Questions to Ask When Deposing an Expert

ThinkstockPhotos-142081160The task of deposing the opposition’s expert is simplified immeasurably by keeping in mind the deposition’s fundamental purpose: to discover all of the expert’s opinions and all of the bases for those opinions. Your goal should not be to impeach the expert but rather to concentrate on learning everything the expert thinks about the case, has been told or learned about the case, and has done or plans to do in connection with the case. To help reach that goal, here’s a checklist of questions to consider asking when you’re deposing the opposition’s expert.

__  Date expert was first contacted about case; number of hours expert has worked on case; how many hours expert anticipates working on case in the future.

__  Expert’s fee arrangements and how much he or she charges for each phase of the case.

__  Expert’s credentials; other similar cases expert has worked on; has expert always been on same “side?”

__  Expert’s assignment when hired; any changes or new assignments since then; reasons for assignments.

__  What written or other material was expert given or did expert examine concerning the case?

__  What other information, including outside reading, has the expert considered concerning the case?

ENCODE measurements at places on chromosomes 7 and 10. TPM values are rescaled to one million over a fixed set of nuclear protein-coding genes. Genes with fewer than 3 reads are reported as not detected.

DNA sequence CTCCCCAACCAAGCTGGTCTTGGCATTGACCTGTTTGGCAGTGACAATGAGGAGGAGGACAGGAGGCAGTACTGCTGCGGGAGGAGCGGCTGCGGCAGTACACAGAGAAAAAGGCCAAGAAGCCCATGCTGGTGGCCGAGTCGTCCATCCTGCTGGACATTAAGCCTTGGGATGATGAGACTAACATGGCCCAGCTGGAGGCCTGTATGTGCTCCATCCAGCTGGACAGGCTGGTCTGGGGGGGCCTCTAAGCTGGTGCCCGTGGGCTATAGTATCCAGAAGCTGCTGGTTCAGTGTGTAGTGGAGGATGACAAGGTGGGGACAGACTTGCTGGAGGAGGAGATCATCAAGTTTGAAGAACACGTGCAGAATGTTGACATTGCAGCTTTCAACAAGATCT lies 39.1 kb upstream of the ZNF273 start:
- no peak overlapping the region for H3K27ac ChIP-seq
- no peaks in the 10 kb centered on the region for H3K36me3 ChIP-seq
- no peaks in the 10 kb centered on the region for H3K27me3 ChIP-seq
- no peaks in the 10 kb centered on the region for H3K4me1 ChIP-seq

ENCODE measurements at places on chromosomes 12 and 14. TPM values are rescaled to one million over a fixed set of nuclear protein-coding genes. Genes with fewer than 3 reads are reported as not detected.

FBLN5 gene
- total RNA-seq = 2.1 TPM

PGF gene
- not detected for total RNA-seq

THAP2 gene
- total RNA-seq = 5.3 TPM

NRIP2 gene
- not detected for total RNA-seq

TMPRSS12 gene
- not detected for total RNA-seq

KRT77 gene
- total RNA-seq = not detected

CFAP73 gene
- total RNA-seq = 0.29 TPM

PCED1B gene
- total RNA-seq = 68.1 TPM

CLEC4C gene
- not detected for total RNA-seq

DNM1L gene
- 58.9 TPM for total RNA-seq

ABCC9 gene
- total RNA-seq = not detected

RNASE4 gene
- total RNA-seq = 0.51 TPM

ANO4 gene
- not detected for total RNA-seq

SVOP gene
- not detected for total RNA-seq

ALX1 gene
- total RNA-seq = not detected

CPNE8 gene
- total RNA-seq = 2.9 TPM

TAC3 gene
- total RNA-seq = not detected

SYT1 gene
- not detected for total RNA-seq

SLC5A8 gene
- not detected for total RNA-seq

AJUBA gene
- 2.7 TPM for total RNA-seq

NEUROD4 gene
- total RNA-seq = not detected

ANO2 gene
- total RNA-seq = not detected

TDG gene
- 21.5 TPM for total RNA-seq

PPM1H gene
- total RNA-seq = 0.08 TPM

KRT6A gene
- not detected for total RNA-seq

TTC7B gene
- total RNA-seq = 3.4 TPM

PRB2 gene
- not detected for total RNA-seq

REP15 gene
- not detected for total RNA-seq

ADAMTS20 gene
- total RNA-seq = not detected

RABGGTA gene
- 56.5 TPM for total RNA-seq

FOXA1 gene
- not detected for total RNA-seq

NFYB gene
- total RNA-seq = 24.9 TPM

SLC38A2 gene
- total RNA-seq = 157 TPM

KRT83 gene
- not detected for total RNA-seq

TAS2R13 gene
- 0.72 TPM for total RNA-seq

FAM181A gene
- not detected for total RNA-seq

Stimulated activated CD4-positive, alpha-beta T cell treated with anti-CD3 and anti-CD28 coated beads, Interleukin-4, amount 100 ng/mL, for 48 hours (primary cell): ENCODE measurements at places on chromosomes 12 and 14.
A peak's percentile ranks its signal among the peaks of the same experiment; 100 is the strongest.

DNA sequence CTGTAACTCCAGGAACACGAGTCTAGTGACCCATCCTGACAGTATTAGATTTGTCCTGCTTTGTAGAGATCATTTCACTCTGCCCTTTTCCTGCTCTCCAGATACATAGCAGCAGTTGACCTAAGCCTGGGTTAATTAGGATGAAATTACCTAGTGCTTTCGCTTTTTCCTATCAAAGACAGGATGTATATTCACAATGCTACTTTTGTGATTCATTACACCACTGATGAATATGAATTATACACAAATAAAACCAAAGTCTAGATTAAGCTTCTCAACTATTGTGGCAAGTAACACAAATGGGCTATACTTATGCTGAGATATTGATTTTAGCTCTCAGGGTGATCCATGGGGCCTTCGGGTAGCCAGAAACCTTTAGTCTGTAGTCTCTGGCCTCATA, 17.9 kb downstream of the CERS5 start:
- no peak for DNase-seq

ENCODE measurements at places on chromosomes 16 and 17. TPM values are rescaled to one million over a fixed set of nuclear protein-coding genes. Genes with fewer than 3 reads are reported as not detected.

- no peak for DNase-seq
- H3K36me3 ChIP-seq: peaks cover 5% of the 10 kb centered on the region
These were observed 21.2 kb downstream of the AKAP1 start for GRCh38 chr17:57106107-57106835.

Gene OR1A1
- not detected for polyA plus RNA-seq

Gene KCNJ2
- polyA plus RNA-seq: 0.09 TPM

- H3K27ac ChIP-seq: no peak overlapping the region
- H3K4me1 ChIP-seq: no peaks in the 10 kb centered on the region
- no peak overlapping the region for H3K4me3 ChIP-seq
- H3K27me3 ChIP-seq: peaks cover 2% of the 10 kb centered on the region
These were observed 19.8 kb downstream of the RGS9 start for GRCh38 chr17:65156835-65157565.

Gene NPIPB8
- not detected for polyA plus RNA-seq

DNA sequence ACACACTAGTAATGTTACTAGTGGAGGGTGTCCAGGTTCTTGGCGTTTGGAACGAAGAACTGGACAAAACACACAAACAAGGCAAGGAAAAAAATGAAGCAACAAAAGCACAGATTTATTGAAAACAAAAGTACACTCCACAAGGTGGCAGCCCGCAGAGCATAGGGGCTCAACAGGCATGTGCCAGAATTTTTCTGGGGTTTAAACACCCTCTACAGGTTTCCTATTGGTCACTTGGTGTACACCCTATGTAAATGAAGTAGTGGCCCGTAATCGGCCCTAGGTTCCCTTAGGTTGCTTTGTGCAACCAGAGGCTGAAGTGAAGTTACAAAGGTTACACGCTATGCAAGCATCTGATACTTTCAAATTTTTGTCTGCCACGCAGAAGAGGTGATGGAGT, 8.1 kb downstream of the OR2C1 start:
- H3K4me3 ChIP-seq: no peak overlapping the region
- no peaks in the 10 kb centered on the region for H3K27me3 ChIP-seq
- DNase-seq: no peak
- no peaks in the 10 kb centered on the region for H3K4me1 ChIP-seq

__  Has the expert performed any experiments or made any demonstrative evidence for trial?

__  What opinions has the expert reached? On what are they based? Has the expert written a report concerning the case? Has the expert put his or her thoughts on paper concerning the case?

__  Describe or give the expert additional evidence that he or she did not consider in arriving at his or her opinion, and ask if that changes the expert’s opinion.

__  How sure is the expert of his or her opinion?

Unlike the approach used at trial—i.e., keeping the opposing expert tightly constrained and restricted to giving yes and no answers—the aim of the deposition is getting the expert to talk openly and give complete explanations without holding anything back.

Check out CEB’s California Expert Witness Guide, chap 11, for details on each of these areas for questioning as well as additional questions you could ask. Also check out CEB’s Action Guide Handling Expert Witnesses in California Courts, steps 21-29.

Other CEBblog™ posts you may find useful:

One Response

  1. i assume this concerns RETAINED experts only and does not include non-retained experts.
    first question should always be, “what are the opinions or conclusions that you ave reached in connection with your retention in this matter”. in other words do not allow your opponent’s retained expert to spend time reviewing the file while you are paying for his/her time. per opposing counsel’s expert disclosure the expert is prepared to disclose at deposition all opinions that will be offered at the time of trial. many retained experts do not read the file materials they are provided until they are paid to do so.

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